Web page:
Homeownership has critical social, economic benefits
In 1995 National Homeownership Week began as a strategy of President Bill Clinton’s administration to increase homeownership across the nation. In 2002, President George W. Bush expanded the observance to the entire month of June. That commitment continues, and in 2021 the significance has intensified.
For some, today’s real estate market is a challenge to homeownership. We’re in a market that tests renters who had hoped to become first-time buyers with rising prices and a serious lack of homes on the market. And some argue that we’re in a housing bubble and warn that it’s time to hunker down a prepare for a crash. Cooler heads counsel that there will be a market correction, but not a crash. Yet, amid these contradictions, there is a point of consensus. Most agree that owning a home is one of the best vehicles for sustaining a community and a proven way for individuals and families to build wealth.
A couple of years ago, a research economist at the NAR wrote a white paper that sheds some light on the often-overlooked facets of homeownership. It pointed out that in addition to tangible economic benefits, research has shown that homeownership brings substantial social benefits for families, communities, and the country as a whole. These societal benefits are just as much of the motivation for policymakers to promote homeownership as the economic advantages. Simply put, homeownership provides much of the societal glue for healthier communities on both the financial and social sides of the ledger.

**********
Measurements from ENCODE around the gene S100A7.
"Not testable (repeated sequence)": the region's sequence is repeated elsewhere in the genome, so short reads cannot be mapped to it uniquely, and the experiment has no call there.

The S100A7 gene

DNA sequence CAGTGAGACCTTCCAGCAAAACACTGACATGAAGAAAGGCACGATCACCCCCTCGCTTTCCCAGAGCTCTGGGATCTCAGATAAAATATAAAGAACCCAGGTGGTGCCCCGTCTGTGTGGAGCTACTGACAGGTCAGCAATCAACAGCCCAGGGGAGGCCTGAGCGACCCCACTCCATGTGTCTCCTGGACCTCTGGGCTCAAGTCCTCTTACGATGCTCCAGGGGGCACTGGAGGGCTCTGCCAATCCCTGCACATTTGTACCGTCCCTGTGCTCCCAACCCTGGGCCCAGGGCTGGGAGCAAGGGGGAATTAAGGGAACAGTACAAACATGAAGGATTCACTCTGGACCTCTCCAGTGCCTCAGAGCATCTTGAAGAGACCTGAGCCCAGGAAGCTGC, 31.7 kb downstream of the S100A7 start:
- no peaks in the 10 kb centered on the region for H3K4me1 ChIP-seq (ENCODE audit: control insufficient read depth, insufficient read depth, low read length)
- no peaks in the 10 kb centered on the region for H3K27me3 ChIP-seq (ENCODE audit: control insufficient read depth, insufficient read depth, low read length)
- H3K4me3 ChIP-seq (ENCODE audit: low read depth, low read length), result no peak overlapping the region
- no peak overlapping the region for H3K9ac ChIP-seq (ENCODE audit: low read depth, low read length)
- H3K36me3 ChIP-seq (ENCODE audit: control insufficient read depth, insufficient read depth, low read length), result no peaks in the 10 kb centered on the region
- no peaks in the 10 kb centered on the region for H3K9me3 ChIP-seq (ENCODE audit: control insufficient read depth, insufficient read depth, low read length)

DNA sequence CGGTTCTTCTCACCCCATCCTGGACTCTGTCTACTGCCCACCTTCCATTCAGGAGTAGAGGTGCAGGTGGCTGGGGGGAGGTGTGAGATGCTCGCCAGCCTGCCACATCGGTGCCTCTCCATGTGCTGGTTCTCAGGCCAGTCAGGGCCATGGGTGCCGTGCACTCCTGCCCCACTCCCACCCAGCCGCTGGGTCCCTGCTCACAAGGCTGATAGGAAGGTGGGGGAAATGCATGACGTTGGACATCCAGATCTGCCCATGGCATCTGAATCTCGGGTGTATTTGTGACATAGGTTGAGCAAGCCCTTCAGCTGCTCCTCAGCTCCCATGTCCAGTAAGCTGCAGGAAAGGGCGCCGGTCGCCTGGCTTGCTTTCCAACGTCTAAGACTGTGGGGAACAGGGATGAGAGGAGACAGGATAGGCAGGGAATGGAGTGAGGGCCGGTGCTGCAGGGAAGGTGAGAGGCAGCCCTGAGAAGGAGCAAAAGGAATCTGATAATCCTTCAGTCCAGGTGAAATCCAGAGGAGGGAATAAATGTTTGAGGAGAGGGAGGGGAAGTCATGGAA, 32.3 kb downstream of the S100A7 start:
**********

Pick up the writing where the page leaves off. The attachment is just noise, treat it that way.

Here are the often overlooked but documented social benefits of homeownership:
– Increased charitable activity.
– Civic participation in both local community and national issues (including voting).
– Greater awareness of the political process.
– Higher incidence of membership in voluntary organizations and church attendance.
– Greater attachment to the neighborhood and neighbors.
– Lower teen pregnancy by children living in owned homes.
– Higher student test scores by children living in owned homes.
– Higher rate of high school graduation, thereby higher earnings.
– Homeowners take on a greater responsibility such as home maintenance and acquiring the financial skills to handle mortgage payments, and those skills transfer to their children.
– Lower teenage delinquencies.
– Homeowners reported higher life satisfaction, higher self-esteem, happiness, and higher perceived control over their lives.
– Solid wealth gains for homeowners under normal housing market conditions.
– Homeowners not only experience a significant increase in housing satisfaction but also obtain a higher satisfaction even in the same home in which they resided as renters.
– Homeowners better maintain their homes, and high-quality structures also raise mental health -renter-occupied housing appreciates less than owner-occupied housing.
– Housing prices are higher in high-ownership neighborhoods.
– Maintenance behavior of individual homeowners is influenced by those of their neighbors.
You can further explore the aspects of homeownership at these two websites produced by NAR to highlight and add community focus. Home Ownership Matters ttps://homeownershipmatters.realtor/ and HouseLogic https://www.houselogic.com/
NETAR is the voice for real estate in Northeast Tennessee. It is the largest trade association in the Northeast Tennessee – Southwest Virginia region representing over 1,400 members and 100 affiliates involved in all aspects of the residential and commercial real estate industries. Pending sales, Trends Reports, and the regional market analytics can be found on the NETAR websites at https://netar.us/voice-real-estate-northeast-tennessee.